WebRTC World Feature Article

March 24, 2015

Skype for Business Not a Threat to WebRTC

So far, 2015 is appears to be the best year for WebRTC.  With many activities like Conferences, Hackathons and business growth have taking place, it has stimulated so many product-strategic responses from companies who perceive WebRTC technology as a worthy competitor.

For a couple of weeks now, Skype for business has been pulling good attention worldwide. Microsoft had been planning the merger of Lync and Skype since Skype's acquisition in 2011 and finally came out with the announcement of Skype for Business.

Skype for Business will offer enterprise voice in Office 365 with PSTN calling and conferencing. The functionality will first become available as a technical preview in the U.S. this summer.

Skype for Business can be connected to an enterprise PBX and used to control and route calls.

Office 365 users will thus be able to leverage Skype for all their written, audio, and video conversations. “The Office 365 Skype for Business voice and video services are based on an intelligent real time network, spanning Microsoft’s global data centers, to deliver secure, high quality voice and video traffic at the speed of light across the globe,” Microsoft explained.

Microsoft has partnered with AT&T, BT, Colt, Equinix, Level3 Communications, Orange Business Services, TATA Communications, Telstra, Verizon, and Vodafone. These companies will help deliver direct connections to Office 365 Skype for Business customers through Azure ExpressRoute for Office 365.

It’s an undisputable fact that Skype was a first of its kind, and therefore simulated practical use cases for VoIP communication which some companies were able to learn from. Of course it’s obvious the competition has become stronger as dynamic improvements in technologies occurred.

The questions are: What does Skype for Business mean to WebRTC companies who deal with similar products?  How easy would it be for enterprises to shift from their present solutions to Skype for Business? Looking at ease-of-use and UX trends, do people/companies still enjoy the idea of installing software to collaborate? How cost effective will Skype for Business be? 

One thing to give Microsoft credit for is their cognisance of the gradual shift in market focus from large enterprises solutions to Start-ups and Small businesses.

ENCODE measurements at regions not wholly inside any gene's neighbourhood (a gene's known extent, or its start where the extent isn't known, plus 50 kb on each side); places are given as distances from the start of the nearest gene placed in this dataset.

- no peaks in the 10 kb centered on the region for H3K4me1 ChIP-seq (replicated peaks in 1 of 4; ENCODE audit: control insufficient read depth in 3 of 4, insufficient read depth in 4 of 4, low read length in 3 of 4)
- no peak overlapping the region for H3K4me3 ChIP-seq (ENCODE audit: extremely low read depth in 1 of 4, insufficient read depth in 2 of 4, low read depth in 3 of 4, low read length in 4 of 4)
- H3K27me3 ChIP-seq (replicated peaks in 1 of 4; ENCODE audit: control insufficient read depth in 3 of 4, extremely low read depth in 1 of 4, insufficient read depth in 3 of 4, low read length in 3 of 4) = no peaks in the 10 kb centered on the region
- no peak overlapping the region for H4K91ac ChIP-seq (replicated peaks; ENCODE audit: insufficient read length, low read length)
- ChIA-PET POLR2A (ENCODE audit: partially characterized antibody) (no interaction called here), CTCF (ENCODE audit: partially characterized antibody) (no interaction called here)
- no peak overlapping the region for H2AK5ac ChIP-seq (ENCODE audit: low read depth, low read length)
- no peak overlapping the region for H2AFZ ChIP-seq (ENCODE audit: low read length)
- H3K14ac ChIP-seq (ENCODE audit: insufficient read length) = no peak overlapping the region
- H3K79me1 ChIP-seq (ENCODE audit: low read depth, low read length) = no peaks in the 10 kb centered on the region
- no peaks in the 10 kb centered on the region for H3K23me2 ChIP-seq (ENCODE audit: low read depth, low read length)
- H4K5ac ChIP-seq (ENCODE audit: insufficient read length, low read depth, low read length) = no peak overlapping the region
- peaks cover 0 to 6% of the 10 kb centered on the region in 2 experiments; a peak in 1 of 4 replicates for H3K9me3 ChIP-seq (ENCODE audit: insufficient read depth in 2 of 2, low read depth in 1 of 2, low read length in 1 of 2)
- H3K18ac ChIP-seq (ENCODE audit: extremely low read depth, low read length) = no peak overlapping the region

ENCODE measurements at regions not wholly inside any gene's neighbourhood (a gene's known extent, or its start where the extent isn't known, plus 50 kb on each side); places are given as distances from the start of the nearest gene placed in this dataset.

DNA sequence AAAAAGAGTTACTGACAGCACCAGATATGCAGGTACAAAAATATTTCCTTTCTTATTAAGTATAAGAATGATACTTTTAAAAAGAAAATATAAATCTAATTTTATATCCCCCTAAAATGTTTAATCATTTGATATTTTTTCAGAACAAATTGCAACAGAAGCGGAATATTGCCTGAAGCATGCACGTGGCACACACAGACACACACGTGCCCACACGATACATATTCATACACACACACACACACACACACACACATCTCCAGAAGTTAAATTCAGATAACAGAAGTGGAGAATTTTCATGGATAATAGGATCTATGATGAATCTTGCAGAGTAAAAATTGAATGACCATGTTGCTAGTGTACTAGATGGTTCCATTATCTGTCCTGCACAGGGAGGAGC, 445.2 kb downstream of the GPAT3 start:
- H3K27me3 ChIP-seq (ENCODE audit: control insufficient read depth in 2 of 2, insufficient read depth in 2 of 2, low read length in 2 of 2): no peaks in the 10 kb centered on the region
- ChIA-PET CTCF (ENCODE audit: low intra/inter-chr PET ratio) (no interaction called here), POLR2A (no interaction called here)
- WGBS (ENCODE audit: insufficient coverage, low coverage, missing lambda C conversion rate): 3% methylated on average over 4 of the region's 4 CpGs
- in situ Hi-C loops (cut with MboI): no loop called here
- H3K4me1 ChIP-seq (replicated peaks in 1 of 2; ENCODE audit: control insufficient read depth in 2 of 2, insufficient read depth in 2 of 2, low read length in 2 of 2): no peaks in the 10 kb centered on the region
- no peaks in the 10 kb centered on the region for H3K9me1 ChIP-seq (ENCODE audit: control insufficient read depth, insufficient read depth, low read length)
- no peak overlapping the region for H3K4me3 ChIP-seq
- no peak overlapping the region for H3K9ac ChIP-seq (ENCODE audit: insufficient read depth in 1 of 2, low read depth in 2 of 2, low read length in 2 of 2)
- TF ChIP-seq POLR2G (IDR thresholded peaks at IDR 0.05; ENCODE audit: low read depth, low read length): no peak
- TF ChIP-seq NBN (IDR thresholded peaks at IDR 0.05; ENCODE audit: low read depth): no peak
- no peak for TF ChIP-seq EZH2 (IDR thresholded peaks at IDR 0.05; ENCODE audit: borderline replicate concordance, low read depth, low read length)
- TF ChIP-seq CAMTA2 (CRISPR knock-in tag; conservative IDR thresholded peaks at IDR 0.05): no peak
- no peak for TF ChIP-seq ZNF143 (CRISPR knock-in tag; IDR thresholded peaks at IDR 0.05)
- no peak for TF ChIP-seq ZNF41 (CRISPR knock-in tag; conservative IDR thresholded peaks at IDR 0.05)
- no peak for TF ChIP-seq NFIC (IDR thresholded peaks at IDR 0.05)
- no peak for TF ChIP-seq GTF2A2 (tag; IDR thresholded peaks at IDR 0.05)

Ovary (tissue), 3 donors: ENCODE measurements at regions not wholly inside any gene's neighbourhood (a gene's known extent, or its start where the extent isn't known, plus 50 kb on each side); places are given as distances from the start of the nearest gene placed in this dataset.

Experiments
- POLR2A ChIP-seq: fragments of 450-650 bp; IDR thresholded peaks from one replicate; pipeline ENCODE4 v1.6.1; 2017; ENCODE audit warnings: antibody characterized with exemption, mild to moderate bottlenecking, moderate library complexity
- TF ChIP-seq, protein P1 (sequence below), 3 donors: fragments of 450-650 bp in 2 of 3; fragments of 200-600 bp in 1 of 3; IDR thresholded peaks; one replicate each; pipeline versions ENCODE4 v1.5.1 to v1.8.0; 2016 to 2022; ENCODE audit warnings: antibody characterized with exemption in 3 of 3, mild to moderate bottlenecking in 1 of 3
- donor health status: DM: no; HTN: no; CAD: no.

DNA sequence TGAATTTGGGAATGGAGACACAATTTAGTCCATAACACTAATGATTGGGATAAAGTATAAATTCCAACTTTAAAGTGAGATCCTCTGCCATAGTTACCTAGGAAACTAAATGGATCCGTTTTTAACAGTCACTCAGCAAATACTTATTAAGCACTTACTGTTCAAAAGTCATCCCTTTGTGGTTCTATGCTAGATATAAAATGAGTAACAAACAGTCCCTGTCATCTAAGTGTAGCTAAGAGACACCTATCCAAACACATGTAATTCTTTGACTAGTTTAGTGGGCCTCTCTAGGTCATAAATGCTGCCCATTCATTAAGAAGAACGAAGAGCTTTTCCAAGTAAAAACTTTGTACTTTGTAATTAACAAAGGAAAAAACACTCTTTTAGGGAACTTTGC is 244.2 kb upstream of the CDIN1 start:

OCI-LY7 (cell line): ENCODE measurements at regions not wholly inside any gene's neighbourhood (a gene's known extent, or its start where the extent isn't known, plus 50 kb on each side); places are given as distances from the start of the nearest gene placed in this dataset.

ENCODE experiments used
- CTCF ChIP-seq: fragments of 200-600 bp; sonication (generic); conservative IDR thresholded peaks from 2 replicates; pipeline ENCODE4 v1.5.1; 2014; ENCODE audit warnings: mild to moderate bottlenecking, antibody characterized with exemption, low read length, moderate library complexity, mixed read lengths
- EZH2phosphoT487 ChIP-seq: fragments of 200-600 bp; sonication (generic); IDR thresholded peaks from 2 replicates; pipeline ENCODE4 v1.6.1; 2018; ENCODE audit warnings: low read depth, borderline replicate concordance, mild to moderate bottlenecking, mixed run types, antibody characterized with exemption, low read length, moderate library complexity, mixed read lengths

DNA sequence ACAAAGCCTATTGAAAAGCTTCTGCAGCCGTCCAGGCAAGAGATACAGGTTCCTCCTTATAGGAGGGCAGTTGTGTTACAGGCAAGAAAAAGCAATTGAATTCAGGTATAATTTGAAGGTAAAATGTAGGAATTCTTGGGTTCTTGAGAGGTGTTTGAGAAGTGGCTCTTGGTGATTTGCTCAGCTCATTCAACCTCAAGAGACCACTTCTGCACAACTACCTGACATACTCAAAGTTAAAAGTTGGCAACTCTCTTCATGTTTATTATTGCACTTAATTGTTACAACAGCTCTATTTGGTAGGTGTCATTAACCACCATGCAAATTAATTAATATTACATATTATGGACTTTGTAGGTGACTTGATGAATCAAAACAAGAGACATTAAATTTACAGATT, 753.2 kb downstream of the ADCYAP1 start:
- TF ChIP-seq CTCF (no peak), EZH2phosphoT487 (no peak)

Venture Capital have had its highest investments rounds totalling $48 Billion in 2014 and looking at the market trends, Venture Capital investment for 2015 will significantly surpass that of 2014.

My prediction, which I feel Microsoft is probably acting on, is that in 3-5 years start-ups will make up about 50 percent of the tech industry. So the sustainable thing any large company should do is to fashion their product/services flexible enough to accommodate start-ups with limited funds and infrastructures. One of the reasons being that, very soon innovation, ease and disruptiveness will be the weapons which start-ups will use in dominating the industry.    It will be futuristically sustainable for bigger companies (even WebRTC companies) to start partnering with start-up companies who are new, but fearlessly innovative, because they have a fresh and a non-biased mindset. They think and act without giving much attention to what an experienced business man might perceive to be a setback.

While it might be tough to try to consider the possible effects of Skype for Business on WebRTC, which offers similar products, by making comparisons in the area of UX, cost, compatibility and ease, I  have concluded that WebRTC is awesome and a one of a kind offering that truly runs in a league of its own.

Still, it’s worthy to note that there is a gradual level of convergence between enterprise products and consumer products - a trend Microsoft and other companies understand. I believe WebRTC companies can borrow a leaf from this and attain more relevance in the future. 

David is an internationally renowned WebRTC speaker/writer for Africa and the founder of Wiretooth Technologies which provides ICT for Development services and consultancy.  He is an innovative entrepreneur with interest in ICT analysis as relates to Africa. He has interest in Web, mobile app development M2M, IoT and WEBRTC technology. He is rated to be among the top 6% of all Nigerian executives by the premier publication of the Nigerian Top Executives in the IT & Software Industry 2015 available worldwide on Amazon.

He also led teams which held talks with organizations like AMD and DTK computers in respect to the Nigerian Market and has carried out several market research surveys on several ICT products in Nigeria David is into National development through ICT empowerment trainings in several states of Nigeria. He also had organized some ICT Empowerment training programs under the Ministry of Economic Empowerment, in some Nigerian states and other organizations.

Being the first and only African Speaker/Panelist in the just concluded WebRTC IV Conference Atlanta, his focus is to spearhead activities like undergoing research analysis as relates to Africa, that will increase and propagate the use of M2M, IoT and WebRTC Technology in Africa for the purpose of development and also to make life easier for people. He also possesses experience in the telecommunication market Industry.

David presently is the CEO of Wiretooth Technologies, the first known WebRTC Company in Africa, and he plans to start organise WebRTC conferences/Hackathons in Africa this 2015.

Edited by Stefania Viscusi


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